Vol. 59 (3 Suppl 4) June/juin 2016 DOI: 10.1503/cjs.007116

Canadian Society of Surgical Oncology Annual Scientific Meeting Eaton Chealsea Hotel, Toronto, Ont. Friday, April 29, 2016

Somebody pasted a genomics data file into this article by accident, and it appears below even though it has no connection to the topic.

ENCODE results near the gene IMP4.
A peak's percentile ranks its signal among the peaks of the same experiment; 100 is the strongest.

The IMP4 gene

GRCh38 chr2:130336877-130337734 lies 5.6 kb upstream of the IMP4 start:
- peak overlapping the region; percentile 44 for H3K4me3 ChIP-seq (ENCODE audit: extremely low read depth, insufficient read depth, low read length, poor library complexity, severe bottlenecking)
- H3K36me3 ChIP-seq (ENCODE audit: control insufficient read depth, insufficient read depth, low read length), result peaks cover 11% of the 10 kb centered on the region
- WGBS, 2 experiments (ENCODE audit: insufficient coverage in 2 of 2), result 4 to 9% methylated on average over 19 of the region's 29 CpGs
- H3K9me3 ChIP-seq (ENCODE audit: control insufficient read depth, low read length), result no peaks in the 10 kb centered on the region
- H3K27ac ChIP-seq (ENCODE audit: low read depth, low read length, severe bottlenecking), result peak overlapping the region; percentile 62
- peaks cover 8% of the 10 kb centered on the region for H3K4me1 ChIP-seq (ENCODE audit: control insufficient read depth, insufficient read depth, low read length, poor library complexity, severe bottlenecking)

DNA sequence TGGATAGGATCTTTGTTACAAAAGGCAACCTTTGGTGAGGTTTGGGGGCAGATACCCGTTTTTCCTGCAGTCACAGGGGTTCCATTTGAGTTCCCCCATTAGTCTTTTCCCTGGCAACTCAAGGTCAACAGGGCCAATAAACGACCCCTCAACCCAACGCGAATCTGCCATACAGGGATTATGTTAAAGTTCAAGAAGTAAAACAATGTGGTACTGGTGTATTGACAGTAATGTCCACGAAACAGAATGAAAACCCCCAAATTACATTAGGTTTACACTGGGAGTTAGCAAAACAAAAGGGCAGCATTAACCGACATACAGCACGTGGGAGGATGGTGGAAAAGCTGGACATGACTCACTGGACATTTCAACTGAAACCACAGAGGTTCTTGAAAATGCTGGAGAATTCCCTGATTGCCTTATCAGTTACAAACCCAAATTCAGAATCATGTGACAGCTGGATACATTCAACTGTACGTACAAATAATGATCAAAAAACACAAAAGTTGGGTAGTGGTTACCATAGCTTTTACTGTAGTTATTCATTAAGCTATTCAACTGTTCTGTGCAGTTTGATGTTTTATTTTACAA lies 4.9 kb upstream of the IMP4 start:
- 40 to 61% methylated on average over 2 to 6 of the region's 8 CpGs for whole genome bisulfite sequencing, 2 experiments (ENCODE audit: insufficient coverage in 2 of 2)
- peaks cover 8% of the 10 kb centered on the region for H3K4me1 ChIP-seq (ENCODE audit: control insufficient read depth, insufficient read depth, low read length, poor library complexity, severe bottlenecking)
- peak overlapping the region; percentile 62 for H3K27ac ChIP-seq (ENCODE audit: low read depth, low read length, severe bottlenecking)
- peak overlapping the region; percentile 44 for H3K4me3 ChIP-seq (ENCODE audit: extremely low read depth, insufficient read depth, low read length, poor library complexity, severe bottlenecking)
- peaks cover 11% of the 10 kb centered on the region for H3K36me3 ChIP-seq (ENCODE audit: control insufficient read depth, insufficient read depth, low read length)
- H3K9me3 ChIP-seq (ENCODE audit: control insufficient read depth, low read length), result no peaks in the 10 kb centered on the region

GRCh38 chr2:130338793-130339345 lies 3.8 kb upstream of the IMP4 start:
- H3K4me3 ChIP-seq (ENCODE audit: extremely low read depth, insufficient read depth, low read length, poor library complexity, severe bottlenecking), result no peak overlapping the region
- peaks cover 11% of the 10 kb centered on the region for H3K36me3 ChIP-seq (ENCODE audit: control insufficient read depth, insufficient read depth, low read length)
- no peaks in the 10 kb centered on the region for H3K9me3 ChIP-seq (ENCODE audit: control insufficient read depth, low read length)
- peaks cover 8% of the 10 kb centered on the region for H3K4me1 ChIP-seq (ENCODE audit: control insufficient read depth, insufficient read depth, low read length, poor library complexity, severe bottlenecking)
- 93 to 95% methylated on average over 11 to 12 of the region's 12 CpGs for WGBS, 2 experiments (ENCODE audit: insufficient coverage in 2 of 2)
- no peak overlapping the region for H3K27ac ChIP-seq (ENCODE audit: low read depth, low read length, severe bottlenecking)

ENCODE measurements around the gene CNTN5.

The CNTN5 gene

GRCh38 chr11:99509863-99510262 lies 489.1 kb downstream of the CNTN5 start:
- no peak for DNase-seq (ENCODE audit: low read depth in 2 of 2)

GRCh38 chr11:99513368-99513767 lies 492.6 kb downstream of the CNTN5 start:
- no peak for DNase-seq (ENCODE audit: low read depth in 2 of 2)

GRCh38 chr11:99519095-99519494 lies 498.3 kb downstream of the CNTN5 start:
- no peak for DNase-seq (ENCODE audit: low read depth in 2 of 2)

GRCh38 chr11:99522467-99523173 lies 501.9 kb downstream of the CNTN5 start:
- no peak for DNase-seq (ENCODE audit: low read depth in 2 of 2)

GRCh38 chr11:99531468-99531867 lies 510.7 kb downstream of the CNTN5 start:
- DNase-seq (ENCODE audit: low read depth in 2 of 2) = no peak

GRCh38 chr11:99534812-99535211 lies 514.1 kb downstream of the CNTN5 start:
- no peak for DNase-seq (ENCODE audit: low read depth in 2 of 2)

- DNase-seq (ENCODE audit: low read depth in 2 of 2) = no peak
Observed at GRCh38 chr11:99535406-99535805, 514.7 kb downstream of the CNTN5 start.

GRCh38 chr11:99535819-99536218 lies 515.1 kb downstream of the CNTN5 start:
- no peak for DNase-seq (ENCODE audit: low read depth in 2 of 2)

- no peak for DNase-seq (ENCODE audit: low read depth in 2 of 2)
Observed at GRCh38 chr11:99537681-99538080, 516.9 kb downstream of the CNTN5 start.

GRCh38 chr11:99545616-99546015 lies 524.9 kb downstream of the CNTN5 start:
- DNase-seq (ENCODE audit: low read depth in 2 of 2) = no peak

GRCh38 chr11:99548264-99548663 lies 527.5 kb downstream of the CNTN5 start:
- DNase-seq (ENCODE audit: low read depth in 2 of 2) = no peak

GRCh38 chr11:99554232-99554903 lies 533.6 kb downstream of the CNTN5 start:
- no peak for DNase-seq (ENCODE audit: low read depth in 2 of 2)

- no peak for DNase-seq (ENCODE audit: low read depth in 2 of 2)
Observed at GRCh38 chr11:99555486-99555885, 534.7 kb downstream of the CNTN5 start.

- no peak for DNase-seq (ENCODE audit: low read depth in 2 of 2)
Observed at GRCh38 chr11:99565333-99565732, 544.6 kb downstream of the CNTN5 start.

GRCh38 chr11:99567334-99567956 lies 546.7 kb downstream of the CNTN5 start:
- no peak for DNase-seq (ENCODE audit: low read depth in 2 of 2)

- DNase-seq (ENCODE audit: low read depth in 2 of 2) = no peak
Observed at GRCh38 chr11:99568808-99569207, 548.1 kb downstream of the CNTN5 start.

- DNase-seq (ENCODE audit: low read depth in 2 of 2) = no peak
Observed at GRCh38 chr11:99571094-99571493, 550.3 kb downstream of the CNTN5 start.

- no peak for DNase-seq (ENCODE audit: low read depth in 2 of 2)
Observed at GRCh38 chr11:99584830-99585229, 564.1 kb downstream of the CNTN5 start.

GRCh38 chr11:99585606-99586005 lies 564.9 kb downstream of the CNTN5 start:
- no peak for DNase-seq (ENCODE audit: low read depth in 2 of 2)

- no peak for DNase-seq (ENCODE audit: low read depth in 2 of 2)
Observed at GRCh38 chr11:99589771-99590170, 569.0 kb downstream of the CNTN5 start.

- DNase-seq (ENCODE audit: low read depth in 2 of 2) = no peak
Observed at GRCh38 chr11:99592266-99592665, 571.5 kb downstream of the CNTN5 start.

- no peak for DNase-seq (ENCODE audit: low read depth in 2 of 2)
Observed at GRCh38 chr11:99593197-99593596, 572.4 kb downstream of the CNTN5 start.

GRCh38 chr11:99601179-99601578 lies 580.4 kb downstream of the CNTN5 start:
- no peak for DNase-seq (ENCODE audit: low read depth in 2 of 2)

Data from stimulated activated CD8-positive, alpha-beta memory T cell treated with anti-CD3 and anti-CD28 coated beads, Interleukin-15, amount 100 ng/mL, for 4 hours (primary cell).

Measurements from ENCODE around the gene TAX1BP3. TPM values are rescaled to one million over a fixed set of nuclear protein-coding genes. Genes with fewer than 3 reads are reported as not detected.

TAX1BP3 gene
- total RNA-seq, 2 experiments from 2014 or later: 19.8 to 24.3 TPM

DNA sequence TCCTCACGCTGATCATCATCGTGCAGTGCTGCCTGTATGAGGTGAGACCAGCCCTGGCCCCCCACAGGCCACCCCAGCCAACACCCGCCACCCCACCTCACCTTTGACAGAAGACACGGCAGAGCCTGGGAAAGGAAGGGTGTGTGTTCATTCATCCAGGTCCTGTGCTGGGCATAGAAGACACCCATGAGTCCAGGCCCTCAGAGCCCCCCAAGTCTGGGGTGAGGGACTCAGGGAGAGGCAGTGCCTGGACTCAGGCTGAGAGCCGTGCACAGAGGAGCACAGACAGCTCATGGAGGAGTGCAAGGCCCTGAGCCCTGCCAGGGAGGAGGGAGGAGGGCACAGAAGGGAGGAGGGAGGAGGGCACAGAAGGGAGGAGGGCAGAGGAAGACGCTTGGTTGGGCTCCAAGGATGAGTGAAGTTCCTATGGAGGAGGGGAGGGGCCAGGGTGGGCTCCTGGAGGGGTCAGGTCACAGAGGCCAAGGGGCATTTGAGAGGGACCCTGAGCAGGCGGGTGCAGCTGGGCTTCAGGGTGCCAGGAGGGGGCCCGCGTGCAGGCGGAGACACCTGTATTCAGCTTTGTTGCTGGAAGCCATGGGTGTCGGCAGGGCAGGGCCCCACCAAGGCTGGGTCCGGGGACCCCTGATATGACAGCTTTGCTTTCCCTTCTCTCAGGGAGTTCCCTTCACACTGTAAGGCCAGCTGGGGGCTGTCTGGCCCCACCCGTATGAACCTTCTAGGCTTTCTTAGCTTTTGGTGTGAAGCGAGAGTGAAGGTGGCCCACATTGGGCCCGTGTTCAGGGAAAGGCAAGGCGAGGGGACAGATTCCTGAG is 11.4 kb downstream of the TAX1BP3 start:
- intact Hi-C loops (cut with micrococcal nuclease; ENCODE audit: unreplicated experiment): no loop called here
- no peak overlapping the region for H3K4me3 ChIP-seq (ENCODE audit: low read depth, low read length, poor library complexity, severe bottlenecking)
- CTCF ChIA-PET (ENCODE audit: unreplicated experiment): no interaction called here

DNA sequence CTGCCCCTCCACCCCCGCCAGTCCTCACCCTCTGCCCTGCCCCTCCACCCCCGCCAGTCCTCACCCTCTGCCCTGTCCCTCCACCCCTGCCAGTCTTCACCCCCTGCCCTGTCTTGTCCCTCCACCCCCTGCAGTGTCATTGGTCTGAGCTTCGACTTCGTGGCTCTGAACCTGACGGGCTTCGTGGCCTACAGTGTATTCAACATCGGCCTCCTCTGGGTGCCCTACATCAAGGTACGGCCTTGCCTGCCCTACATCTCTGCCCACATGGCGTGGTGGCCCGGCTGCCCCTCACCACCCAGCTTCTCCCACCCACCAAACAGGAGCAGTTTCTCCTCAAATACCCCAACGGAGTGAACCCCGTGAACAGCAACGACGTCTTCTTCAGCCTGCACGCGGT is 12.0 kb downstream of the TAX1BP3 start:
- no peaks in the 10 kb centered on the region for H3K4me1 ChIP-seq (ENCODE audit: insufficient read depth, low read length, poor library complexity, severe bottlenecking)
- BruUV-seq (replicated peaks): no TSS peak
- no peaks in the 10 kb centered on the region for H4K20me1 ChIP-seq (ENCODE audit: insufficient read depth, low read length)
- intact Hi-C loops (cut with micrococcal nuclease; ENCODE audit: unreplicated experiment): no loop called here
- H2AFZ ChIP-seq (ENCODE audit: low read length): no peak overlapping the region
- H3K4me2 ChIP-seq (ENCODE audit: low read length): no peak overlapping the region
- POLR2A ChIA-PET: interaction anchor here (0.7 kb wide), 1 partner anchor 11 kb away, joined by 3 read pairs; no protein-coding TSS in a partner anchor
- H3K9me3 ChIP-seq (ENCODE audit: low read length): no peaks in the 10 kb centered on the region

CANADIAN SOCIETY OF SURGICAL ONCOLOGY Real-time electromagnetic navigation in breast-conserving surgery: clinical feasibility study on palpable tumours. Gabrielle Gauvin, MD*; Tamas Ungi, MD, PhD*†; Caitlin T. Yeo, MD*; Andras Lasso, PhD*†; John Rudan, MD*†; Ross Walker, MD*; Gabor Fichtinger, PhD*†; C. Jay Engel, MD*. From the *Department of Surgery, Queen’s University, Kingston, Ont.; and the †School of Computing, Queen’s University, Kingston, Ont. Background: Breast cancer is treated in its early stages with breast-conserving surgery. Current strategies still lead to a reexcision rate for positive margins as high as 47%. We proposed using NaviKnife, a real-time electromagnetic (EM) navigation system connected to a wire-localization needle and an ultrasound to define the desired tumour resection margins and allow the surgeon to follow its movement during surgery. The goal of this prospective phase 1 study was to assess the feasibility of using an EM navigation system in the operating room. Methods: Female patients with a single palpable tumour were recruited to undergo a partial mastectomy. Intraoperatively, an ultrasound was used to define the tumour contour, which was displayed on a computer screen using NaviKnife navigation. Feasibility was assessed via 3 components: confirmation of safety and sterility, measurement of the duration of the operation and tumour contouring, and completion of surgeon questionnaire. Results: Eleven patients (mean age 57.8 yr) with breast cancer (n = 9) or a benign breast lesion (n = 2) were recruited. The mean operative duration was 74.3 (range 48–94) minutes for cases of partial mastectomy with sentinel node biopsy (n = 9) and 35.5 (range 29–42) minutes for the partial mastectomy alone (n = 2). Mean tumour contouring time was 8.44 (range 5–12) minutes. There were no EM-specific complications or breaches in sterility during surgery. Feedback questionnaires stated that NaviKnife navigation was easy to use and did not interfere with the surgical procedure. Conclusion: This study demonstrates the NaviKnife system is feasible and safe to use intraoperatively in breast-conserving surgery. Intraoperative margin assessment in wire-localized breastconserving surgery: a population-level comparison of techniques. Alison Laws, MD*; Mantaj S. Brar, MSc MD†; Antoine Bouchard-Fortier, MSc, MD*; Brad Leong, BSc‡; May Lynn Quan, MSc, MD*. From the *Foothills Medical Centre, University of Calgary, Calgary, Alta.; †Mount Sinai Hospital, University of Toronto, Toronto, Ont.; and ‡Alberta Health Services, Holy Cross Centre, Calgary, Alta. Background: Positive margins occur in up to 40% of wire-­ localized breast-conserving surgeries (BCS). Various methods of intraoperative margin assessment have been shown to improve margin status; however, optimal modalities remain unclear. Our study aims to determine the effect of intraoperative margin assessment techniques on final margin status. This is the first study to directly compare multiple modalities at a population level. ­Methods: All patients who underwent wire-localized BCS for nonpalpable invasive breast cancer from January 2010 to December 2014 in Alberta were identified using WebSMR, a synoptic OR reporting database. Multivariable logistic regression was used to assess the effect of any margin assessment technique on the risk of a positive margin, controlling for a priori–identified confounders. In addition, an interaction test was performed, followed by a © 2016 Joule Inc. and its licensors